Wren Bernstein, a fourth-year game design and development BS/MS student, was taking the required master’s-level course, but wasn’t originally planning to go on the trip.
“I knew I wouldn’t have the time or money to do the trip,” said Bernstein, who is from Leesburg, Va. “This seemed like a good alternative and I was excited to make some new friends.”
The students then worked synchronously and asynchronously with KCG students to prototype games for the Global Game Jam, held in January. Their games incorporated bilingual elements, with menu items, instructions, and character interactions in both English and Japanese.
Bernstein and a few RIT students also decided to join the Cross-Cultural Impact Jam, held in March. This game jam, run by Games for Change, Unity Technologies, and the Cultural Services of the French Embassies, challenged students to create games and immersive experiences around the theme of inclusivity.
Bernstein helped create Reportedly Biased, a game that addresses bias in the news industry and aims to teach players about how language matters. Bernstein’s team included another non-binary person from the U.S., a French woman, and a man from Senegal. For the project, Bernstein worked on Unity debugging, art, and project management.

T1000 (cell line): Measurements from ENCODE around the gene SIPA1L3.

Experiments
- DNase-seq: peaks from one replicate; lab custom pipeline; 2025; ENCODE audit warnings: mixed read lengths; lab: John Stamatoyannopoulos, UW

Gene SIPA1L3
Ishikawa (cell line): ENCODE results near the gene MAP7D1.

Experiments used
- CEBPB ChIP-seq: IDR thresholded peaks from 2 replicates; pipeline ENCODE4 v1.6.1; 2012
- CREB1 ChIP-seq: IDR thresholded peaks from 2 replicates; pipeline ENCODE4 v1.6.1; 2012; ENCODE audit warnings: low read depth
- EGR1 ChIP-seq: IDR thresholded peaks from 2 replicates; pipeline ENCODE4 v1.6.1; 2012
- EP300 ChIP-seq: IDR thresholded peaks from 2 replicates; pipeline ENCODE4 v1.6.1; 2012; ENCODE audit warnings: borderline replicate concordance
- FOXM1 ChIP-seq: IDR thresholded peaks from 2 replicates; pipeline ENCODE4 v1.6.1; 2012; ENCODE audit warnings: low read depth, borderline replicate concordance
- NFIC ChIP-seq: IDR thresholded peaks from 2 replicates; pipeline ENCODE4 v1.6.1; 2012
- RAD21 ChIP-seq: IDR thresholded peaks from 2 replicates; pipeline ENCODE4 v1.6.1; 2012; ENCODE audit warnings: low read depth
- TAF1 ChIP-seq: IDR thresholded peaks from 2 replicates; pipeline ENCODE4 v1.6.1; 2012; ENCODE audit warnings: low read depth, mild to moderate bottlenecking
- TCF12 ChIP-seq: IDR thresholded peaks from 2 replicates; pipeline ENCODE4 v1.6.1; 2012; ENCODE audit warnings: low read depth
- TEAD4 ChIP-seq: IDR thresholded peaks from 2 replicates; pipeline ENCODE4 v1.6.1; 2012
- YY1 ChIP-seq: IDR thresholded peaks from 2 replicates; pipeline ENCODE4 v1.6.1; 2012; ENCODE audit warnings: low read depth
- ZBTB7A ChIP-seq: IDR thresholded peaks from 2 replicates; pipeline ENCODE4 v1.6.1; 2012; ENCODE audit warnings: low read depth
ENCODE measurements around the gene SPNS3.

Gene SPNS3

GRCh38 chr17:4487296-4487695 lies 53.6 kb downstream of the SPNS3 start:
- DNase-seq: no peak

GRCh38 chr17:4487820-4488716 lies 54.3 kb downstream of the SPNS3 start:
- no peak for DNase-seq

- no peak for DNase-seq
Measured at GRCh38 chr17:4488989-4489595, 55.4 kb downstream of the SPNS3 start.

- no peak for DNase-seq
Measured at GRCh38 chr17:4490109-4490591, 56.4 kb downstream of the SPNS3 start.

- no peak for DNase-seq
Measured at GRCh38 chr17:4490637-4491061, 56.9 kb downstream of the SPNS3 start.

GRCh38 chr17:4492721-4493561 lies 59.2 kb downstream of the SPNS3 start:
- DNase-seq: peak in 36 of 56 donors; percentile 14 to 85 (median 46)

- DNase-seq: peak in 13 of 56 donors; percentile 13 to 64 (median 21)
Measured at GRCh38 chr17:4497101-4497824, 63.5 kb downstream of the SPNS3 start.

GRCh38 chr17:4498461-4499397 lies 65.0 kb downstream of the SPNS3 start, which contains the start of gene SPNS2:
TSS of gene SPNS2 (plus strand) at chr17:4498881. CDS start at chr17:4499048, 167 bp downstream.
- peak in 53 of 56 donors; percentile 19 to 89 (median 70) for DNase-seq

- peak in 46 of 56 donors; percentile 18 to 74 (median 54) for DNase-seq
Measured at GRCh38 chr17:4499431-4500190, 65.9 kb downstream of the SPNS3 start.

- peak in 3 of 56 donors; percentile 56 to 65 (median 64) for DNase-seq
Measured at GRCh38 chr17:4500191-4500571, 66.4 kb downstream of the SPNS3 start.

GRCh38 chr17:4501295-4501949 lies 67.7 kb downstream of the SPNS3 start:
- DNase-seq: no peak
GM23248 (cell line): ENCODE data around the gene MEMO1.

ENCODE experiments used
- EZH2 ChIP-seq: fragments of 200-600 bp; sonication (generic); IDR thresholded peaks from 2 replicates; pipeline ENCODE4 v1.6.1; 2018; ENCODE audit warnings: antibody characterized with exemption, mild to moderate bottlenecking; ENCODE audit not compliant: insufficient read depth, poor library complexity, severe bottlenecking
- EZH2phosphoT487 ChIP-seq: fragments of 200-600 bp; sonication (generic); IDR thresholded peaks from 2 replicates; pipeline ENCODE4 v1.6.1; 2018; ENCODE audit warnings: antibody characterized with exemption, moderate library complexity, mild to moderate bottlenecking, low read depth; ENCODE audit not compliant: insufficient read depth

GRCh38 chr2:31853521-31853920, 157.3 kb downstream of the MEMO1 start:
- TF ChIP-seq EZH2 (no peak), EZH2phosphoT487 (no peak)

“Now I can say that I collaborated with people I hardly know and can show that I’m able to adapt to different environments,” said Bernstein. “I might want to get a job in another country someday, so this could really help me.”
Patrick Mitchell, a third-year game design and development major, worked on the ideation and brainstorming process for his team’s game—called Memory Doctor—during the Japanese game jam.
“We got along amazingly well, even though we never properly spoke,” said Mitchell, who is from Media, Pa. “To communicate across the language barrier, we typed into an online translator while sharing our screens.”